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Stearns students create mosaic for diversity

posted May 28, 2014, 11:40 AM by Jv Hampton-VanSant
By Jenn Smith, Berkshire Eagle Staff

PITTSFIELD -- The latest work of art to be displayed in a showcase at Stearns Elementary School was made by 440 hands.

On Friday afternoon during a schoolwide assembly a three-dimensional mosaic sculpture was unveiled, made with the contributions of the two hands of each of the school's 220 students. The artwork's center contains the hemisphere of a globe with golden beads and craft pieces radiating from it to make it look like the sun. Around that, students sorted and glued other objects -- beads, cutout shapes and buttons -- around it to create a rainbow-colored heart.

Principal Aaron Dean told students that when they see their sculpture displayed in the hallway, they should be reminded of "the bigger message" that each student and staff member brings something unique through
the doors to create a whole school community.

"It's about being kind to each other and being safe and respectful," he said.

This year, the Pittsfield public school district has partnered with the Housatonic-based organization Multicultural BRIDGE, to provide programs and workshops about diversity and cultural competence to its schools. As city school demographics become more varied in terms of race, socioeconomic status, language and levels of ability, Superintendent Jason "Jake" McCandless said schools are making it more of a priority to educate students and staff members about becoming more mindful and accepting of each other, no matter how different another person might seem from themselves.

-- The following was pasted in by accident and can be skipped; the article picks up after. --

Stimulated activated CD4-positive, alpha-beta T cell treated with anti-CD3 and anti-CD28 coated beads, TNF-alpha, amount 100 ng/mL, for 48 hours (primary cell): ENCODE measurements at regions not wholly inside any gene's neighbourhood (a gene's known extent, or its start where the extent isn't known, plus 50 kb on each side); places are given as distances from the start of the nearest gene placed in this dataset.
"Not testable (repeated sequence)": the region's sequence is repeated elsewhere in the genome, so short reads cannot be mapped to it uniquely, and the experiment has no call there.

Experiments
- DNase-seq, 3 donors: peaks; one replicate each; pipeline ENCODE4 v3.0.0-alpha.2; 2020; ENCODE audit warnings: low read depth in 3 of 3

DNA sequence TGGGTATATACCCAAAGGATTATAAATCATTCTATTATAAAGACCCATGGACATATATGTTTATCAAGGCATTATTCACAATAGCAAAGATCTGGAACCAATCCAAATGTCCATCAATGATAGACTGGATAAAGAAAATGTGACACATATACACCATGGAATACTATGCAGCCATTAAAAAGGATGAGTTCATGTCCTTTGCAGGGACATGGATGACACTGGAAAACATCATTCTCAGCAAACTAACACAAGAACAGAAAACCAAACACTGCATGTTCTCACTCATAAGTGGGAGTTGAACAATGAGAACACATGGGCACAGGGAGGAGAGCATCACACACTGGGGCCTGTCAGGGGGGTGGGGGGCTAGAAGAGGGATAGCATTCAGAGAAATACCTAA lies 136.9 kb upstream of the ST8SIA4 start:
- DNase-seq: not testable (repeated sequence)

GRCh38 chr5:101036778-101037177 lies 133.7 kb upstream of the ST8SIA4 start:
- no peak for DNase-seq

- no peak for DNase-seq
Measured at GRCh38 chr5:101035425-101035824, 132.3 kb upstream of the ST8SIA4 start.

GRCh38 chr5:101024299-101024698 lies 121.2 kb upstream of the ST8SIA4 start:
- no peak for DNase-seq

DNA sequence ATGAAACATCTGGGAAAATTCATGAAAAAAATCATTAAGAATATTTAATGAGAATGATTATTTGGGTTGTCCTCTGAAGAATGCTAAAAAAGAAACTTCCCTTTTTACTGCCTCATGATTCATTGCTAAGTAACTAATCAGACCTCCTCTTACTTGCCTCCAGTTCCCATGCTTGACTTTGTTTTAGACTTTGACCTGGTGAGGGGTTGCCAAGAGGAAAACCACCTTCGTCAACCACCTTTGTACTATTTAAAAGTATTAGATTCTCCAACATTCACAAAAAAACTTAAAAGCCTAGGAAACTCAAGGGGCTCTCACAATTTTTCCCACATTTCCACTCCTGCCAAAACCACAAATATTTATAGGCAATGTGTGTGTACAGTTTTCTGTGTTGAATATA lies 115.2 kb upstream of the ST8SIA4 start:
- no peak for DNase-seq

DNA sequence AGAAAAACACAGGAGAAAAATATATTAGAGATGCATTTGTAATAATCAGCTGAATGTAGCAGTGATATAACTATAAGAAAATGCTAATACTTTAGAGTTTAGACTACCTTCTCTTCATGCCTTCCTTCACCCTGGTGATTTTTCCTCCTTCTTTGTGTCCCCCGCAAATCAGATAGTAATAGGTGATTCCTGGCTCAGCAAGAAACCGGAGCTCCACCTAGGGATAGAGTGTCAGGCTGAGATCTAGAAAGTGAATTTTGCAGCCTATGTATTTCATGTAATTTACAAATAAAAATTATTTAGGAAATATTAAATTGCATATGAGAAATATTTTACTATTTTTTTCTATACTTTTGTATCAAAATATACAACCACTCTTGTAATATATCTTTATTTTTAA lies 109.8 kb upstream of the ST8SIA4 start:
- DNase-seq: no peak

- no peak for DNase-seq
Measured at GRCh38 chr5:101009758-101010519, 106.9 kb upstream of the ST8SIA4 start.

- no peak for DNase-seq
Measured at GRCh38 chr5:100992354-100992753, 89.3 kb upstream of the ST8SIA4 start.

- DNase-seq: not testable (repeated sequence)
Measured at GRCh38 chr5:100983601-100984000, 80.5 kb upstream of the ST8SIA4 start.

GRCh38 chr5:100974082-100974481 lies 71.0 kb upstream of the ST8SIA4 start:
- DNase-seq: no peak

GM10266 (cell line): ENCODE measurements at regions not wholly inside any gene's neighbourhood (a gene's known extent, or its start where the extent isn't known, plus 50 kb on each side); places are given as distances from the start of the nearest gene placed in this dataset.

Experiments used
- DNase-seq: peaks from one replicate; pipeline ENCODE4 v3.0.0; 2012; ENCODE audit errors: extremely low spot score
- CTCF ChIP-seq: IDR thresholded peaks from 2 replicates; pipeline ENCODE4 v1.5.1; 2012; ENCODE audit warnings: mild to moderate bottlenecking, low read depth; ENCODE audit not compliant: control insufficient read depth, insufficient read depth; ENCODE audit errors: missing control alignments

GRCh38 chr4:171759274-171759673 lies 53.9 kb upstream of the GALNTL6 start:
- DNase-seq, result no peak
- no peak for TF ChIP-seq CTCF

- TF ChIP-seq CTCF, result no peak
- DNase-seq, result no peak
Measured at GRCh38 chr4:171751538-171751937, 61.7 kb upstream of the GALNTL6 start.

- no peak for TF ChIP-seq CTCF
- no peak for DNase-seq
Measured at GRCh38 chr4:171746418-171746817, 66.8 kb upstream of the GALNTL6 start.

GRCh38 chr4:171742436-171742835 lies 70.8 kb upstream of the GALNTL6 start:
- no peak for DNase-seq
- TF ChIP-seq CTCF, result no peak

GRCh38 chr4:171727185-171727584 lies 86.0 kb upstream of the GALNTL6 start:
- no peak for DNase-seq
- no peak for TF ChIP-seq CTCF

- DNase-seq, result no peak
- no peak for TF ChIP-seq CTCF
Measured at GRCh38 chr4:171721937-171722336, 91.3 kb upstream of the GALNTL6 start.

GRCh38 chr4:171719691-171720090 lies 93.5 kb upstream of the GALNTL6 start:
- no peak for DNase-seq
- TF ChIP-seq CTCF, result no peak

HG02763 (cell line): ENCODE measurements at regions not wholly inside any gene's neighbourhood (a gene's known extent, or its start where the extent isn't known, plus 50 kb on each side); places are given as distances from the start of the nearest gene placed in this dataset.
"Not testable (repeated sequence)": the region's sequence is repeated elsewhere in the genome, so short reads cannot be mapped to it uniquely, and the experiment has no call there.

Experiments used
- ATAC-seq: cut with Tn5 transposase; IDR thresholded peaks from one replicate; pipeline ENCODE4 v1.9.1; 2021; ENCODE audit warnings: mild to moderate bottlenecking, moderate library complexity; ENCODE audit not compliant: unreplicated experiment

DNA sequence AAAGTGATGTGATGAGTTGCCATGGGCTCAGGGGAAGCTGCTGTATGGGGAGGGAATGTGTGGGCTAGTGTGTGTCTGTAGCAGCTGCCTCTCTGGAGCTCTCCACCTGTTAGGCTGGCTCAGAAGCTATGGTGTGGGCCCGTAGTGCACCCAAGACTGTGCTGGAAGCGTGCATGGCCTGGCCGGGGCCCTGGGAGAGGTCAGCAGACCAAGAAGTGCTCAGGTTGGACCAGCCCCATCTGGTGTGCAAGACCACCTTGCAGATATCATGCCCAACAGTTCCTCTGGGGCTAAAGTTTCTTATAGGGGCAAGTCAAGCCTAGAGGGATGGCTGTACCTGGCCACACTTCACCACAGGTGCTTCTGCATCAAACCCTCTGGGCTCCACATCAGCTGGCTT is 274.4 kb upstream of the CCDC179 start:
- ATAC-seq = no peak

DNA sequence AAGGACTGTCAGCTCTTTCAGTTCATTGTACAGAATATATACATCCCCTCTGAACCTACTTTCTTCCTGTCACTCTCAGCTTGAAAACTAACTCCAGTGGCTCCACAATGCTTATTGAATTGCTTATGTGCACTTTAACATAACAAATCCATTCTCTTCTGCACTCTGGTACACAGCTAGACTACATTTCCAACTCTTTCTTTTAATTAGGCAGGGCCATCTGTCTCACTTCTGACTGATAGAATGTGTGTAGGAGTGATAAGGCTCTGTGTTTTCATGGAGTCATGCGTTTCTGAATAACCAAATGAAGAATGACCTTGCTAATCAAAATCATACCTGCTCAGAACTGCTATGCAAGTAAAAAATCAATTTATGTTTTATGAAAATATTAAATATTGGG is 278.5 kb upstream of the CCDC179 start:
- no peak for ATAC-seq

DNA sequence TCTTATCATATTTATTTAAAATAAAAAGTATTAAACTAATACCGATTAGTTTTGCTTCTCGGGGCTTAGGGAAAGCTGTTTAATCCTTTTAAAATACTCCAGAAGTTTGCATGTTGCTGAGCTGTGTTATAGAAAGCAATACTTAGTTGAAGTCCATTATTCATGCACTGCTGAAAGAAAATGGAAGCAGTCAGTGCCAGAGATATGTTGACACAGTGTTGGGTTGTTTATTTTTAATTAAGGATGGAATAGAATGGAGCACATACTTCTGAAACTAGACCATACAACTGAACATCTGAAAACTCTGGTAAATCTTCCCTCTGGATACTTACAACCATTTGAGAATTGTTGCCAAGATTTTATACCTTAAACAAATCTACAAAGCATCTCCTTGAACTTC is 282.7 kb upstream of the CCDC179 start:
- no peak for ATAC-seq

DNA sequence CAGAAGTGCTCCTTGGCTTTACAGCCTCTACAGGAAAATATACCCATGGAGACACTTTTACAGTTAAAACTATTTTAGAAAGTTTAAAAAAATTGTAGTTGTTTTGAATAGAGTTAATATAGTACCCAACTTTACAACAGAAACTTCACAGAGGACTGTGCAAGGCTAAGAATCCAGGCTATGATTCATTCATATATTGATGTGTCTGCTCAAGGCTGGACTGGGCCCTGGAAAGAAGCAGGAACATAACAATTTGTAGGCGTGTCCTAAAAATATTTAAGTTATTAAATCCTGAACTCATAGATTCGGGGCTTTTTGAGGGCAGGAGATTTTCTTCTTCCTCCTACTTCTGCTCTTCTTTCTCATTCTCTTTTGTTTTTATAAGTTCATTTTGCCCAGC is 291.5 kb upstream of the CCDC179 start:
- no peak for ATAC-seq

Multicultural BRIDGE Executive Director Gwendolyn Hampton VanSant and program assistant JV Hampton-VanSant partnered with art educator Rebecca Vanderstelt and education specialist Karen Woolis to conduct various art and literacy projects about diversity for students in kindergarten through grade five.

Students created personal mosaics, and with JV, created self-portraits and drawings of things they like which will be used to make quilts representing the individual personalities of each classroom.
Woolis said hopefully these exercises and projects help students learn early on that, as human beings, "we're more the same than we are different."